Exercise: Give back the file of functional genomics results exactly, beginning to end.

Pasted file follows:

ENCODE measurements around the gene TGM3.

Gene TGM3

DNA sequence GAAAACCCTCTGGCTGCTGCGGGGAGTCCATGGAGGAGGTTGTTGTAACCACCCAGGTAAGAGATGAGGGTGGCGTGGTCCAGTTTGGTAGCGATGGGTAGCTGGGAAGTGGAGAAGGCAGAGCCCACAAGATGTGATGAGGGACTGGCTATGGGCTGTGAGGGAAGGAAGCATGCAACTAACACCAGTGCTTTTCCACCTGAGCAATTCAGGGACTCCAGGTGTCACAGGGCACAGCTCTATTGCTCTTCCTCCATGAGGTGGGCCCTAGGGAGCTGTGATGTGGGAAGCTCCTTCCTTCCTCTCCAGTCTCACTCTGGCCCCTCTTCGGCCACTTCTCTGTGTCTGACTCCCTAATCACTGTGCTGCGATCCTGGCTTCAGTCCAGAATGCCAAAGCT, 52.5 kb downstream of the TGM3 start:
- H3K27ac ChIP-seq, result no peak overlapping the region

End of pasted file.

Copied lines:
ENCODE measurements around the gene TGM3.

Gene TGM3

DNA sequence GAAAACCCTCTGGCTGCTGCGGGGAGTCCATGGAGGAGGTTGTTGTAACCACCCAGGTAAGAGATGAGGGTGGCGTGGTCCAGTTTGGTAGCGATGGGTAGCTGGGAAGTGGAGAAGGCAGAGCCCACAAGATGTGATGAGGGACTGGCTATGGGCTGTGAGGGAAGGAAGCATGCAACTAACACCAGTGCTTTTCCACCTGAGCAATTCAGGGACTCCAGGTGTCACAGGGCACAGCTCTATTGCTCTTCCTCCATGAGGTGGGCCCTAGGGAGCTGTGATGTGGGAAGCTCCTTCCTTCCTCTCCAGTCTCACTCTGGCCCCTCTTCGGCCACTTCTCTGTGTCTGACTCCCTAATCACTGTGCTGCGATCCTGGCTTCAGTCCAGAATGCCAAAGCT, 52.5 kb downstream of the TGM3 start:
- H3K27ac ChIP-seq, result no peak overlapping the region